Well, the forecast was for rain, and rain was what we got. From showers in the car park to a sneaky flurry catching everyone who had taken off waterproofs for the first climb and torrential downpours before the tea stop, we had a good mix.
There was plenty of water on the ground too- our first wander off the South Downs Way involved puddles well over the tops of boots. Wet socks were the order of the day, although Graham was determined to make the best of it and took advantage of a double puncture to squeeze his socks dry, to some amusement.
Progress along the SDW was halted short of Devil's Dyke, where we took a steep path to the base of the downs. Nowhere near as lethal as wet chalk can be, just great fun. Heading round the road to Saddlescombe we were caught in that torrential rain at the same time as getting another puncture, so we pushed on to fix it at the tea stop in the dry.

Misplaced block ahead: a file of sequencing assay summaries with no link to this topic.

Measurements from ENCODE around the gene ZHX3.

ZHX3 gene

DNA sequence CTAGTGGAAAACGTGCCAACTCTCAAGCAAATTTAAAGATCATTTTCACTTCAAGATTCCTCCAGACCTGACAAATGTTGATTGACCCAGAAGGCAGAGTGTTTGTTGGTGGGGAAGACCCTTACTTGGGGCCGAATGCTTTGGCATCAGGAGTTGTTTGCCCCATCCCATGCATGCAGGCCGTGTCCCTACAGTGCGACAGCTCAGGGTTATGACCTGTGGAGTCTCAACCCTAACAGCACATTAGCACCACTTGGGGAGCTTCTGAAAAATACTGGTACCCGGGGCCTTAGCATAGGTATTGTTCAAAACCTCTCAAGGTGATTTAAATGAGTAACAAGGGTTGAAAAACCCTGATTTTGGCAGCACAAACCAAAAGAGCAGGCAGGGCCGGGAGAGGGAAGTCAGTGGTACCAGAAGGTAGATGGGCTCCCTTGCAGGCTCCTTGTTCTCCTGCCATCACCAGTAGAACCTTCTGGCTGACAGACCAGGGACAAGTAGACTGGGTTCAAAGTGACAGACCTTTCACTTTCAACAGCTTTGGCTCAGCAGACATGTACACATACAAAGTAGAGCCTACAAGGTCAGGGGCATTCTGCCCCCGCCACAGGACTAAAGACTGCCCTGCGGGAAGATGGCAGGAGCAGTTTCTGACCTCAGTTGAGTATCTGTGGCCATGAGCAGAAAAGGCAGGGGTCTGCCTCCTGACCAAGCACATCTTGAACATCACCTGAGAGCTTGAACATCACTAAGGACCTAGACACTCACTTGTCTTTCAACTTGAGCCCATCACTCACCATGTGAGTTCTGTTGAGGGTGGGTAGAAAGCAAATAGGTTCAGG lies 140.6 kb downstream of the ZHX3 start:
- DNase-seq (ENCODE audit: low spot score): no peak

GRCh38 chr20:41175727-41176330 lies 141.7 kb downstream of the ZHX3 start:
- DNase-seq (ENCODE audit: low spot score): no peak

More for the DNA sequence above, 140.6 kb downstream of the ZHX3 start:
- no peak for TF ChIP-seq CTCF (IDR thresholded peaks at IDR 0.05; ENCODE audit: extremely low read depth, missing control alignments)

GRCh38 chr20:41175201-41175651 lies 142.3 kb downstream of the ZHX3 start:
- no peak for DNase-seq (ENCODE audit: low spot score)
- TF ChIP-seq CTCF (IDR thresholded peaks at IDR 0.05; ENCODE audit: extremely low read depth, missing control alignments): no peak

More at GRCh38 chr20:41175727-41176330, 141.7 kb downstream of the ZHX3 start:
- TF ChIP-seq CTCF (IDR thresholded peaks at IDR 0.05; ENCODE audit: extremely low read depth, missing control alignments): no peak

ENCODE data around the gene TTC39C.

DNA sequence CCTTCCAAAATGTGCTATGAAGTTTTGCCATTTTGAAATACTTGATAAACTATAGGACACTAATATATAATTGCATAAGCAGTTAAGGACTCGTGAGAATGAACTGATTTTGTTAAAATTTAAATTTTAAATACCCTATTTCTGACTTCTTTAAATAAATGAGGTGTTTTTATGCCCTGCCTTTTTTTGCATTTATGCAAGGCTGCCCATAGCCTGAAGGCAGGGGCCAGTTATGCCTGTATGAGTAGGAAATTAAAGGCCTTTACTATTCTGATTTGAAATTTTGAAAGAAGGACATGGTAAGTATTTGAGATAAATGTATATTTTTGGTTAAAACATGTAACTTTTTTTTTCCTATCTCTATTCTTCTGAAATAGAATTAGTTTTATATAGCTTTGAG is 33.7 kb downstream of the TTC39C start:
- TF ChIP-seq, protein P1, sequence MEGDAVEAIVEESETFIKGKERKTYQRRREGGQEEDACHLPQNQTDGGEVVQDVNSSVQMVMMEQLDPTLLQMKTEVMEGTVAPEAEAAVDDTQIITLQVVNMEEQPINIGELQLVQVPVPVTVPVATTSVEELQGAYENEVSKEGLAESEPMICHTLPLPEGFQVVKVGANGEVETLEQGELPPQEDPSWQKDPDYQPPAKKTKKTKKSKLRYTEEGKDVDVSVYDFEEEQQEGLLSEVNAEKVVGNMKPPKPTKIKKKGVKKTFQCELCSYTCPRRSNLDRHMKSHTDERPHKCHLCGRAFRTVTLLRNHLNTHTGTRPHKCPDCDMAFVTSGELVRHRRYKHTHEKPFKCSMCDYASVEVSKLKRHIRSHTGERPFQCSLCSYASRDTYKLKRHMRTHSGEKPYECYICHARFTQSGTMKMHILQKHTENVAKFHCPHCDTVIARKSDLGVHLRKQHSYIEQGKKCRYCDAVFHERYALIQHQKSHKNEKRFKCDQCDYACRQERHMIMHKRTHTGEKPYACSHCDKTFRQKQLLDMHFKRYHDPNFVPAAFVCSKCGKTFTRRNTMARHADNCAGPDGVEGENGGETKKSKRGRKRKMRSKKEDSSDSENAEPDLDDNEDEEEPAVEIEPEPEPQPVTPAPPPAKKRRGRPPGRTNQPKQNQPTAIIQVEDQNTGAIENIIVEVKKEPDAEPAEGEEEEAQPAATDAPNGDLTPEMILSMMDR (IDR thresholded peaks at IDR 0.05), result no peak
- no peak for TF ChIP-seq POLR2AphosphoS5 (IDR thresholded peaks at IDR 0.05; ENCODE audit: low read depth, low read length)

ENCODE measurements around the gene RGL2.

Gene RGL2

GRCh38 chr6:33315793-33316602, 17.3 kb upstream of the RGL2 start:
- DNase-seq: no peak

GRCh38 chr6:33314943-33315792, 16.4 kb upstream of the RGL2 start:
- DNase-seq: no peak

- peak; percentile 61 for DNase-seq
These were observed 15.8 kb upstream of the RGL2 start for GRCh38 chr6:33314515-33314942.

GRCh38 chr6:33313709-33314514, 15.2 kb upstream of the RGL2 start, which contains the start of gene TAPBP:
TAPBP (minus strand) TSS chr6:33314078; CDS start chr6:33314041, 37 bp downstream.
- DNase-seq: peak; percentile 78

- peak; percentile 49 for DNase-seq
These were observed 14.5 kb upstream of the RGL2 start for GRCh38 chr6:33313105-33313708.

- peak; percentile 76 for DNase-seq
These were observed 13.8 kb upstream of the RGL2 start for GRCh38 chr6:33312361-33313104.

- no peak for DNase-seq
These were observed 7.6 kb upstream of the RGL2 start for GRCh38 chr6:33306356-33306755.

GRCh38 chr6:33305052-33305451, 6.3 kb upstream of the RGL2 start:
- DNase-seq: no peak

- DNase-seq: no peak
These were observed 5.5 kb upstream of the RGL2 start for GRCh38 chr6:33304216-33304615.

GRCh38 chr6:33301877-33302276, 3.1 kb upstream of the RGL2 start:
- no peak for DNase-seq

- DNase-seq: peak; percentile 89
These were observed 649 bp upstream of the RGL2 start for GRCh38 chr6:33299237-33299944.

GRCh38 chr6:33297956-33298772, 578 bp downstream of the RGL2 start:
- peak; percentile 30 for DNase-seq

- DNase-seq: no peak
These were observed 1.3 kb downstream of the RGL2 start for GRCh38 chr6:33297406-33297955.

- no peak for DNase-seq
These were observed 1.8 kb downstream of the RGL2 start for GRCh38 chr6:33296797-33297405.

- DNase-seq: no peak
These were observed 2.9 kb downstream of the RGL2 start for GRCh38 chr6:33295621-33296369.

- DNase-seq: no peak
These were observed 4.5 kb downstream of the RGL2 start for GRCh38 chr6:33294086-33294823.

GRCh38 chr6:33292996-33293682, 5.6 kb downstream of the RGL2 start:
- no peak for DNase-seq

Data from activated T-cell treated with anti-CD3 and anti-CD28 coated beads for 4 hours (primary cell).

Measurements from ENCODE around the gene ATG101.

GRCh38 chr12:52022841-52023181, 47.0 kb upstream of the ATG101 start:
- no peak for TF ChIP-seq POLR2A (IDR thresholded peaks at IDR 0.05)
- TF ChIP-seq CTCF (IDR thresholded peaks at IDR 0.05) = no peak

We weren't supposed to stop for cake until the return leg through, but everyone was wet and cold, so it seemed the thing to do. Refuelled, we split in two, with some taking the direct route home while others came with me for a slightly shortened version of the original loop.
Off the SDW, across the A23, skirting Wolstonbury Hill on a ridiculously muddy track, then another cracking descent to Clayton. That needed to be paid back with the long winch up to the Jack and Jill Windmills, after which we turned along the SDW for home. The weather, which had been kind for an hour or more, really closed in climbing up Devil's Dyke, and stayed that way until Truleigh Hill, where it lifted just enough for a fantastic view below the clouds. One final fast, slippery descent and we were back at the cars, with everyone working out how they were going to get home without leaving half of Sussex in the footwell.
It was wet, yes, it was cold, yes, but the company was good, the tea stop was great and the trails were fun, so I'm chalking it up as a win.